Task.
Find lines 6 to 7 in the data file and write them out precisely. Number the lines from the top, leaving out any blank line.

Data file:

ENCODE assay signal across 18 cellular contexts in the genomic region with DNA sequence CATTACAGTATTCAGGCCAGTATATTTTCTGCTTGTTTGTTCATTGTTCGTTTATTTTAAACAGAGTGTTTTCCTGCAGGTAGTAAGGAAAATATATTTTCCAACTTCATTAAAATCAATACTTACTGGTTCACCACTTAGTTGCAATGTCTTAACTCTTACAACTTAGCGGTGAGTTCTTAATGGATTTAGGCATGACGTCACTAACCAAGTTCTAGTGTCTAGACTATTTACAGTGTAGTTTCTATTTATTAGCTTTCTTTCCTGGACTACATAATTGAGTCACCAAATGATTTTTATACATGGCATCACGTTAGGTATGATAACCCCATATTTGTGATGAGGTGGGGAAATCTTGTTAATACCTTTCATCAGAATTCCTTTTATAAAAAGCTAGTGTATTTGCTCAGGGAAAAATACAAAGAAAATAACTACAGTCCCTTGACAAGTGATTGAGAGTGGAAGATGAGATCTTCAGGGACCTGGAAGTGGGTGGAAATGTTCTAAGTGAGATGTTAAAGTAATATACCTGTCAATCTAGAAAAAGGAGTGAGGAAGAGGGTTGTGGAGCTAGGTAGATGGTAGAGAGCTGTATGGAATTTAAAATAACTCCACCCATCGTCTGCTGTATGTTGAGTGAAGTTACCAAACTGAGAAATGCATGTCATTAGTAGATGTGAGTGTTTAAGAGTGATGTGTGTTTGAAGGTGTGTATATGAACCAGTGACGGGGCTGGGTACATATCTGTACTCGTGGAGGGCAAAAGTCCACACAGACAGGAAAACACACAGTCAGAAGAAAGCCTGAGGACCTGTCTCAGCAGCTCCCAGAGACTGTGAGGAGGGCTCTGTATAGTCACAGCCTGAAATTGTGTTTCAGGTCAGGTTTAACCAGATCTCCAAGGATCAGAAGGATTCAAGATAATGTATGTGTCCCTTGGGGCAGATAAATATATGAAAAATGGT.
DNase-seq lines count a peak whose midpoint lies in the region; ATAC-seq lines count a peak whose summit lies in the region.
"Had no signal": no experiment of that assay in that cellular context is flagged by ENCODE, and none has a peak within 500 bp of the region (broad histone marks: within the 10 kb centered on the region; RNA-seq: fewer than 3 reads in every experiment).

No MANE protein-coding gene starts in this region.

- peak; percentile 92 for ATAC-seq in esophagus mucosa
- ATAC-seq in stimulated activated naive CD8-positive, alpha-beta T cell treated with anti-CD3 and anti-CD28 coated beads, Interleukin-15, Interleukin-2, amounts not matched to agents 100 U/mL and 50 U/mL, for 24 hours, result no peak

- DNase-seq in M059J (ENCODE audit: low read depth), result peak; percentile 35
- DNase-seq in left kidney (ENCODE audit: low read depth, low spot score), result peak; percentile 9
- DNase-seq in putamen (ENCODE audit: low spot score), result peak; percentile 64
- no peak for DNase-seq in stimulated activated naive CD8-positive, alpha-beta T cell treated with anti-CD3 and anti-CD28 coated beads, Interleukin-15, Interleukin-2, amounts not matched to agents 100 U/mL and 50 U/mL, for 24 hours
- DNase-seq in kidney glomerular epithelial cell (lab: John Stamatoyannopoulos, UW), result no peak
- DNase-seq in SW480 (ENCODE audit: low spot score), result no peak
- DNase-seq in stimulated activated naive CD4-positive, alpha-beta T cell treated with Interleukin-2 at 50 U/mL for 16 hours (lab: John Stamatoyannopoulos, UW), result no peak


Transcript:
- ATAC-seq in stimulated activated naive CD8-positive, alpha-beta T cell treated with anti-CD3 and anti-CD28 coated beads, Interleukin-15, Interleukin-2, amounts not matched to agents 100 U/mL and 50 U/mL, for 24 hours, result no peak

- DNase-seq in M059J (ENCODE audit: low read depth), result peak; percentile 35